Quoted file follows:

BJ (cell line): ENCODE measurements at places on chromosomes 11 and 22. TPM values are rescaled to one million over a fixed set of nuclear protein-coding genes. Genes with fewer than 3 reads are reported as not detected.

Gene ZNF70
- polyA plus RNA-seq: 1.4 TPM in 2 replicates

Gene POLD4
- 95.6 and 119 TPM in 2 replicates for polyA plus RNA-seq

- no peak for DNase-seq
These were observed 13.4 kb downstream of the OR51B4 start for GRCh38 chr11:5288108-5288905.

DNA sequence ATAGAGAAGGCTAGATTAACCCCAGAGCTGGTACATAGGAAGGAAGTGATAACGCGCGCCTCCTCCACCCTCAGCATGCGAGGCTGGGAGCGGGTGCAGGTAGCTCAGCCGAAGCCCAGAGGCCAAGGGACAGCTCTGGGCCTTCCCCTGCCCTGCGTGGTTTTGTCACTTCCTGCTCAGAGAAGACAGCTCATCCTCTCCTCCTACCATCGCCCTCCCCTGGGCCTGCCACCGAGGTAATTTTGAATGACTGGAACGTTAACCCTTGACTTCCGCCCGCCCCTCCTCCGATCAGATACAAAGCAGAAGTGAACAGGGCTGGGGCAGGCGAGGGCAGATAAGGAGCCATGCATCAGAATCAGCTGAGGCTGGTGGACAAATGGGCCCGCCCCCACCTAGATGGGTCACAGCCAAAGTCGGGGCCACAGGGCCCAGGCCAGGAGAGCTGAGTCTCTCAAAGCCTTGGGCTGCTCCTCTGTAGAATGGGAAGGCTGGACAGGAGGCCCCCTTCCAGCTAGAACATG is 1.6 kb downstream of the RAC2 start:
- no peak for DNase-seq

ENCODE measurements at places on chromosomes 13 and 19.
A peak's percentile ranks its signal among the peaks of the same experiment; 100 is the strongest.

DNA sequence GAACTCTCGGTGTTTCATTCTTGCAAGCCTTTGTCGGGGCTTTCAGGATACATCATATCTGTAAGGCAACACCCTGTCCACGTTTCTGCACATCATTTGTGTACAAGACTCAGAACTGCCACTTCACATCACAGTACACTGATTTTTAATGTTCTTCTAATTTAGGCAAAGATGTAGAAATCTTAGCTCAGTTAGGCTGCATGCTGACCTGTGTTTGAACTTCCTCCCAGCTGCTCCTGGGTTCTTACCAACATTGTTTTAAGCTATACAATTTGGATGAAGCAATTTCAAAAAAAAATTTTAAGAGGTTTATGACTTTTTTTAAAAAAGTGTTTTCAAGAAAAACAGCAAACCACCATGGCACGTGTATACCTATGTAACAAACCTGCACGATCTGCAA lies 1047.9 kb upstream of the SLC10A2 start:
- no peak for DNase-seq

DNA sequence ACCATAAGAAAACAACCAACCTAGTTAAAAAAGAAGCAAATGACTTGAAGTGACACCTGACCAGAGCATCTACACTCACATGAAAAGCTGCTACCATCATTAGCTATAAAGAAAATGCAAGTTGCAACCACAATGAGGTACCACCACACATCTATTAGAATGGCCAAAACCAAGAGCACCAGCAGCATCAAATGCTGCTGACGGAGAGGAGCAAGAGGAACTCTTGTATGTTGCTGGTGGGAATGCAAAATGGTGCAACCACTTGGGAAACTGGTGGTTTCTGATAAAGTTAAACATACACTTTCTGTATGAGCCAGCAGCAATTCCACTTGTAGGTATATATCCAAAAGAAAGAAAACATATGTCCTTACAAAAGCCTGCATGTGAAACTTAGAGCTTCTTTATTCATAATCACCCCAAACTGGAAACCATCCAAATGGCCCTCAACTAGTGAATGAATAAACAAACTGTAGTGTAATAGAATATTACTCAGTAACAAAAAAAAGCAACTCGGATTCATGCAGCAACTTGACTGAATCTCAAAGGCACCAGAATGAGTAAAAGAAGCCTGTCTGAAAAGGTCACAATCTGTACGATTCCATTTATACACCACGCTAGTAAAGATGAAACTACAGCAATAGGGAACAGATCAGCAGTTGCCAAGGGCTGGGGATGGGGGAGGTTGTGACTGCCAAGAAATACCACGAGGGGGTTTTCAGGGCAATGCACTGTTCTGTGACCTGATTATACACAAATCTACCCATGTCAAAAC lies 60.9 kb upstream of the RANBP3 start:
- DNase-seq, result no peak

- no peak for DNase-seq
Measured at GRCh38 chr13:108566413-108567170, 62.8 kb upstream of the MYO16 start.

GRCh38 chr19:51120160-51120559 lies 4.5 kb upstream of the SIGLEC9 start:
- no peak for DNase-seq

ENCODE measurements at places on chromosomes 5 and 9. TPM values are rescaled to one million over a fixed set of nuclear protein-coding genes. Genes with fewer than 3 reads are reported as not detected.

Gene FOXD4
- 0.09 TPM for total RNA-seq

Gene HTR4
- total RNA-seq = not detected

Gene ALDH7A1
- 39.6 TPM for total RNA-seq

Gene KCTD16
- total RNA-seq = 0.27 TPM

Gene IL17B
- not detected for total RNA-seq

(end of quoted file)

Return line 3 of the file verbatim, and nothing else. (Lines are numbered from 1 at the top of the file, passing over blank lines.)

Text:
- polyA plus RNA-seq: 1.4 TPM in 2 replicates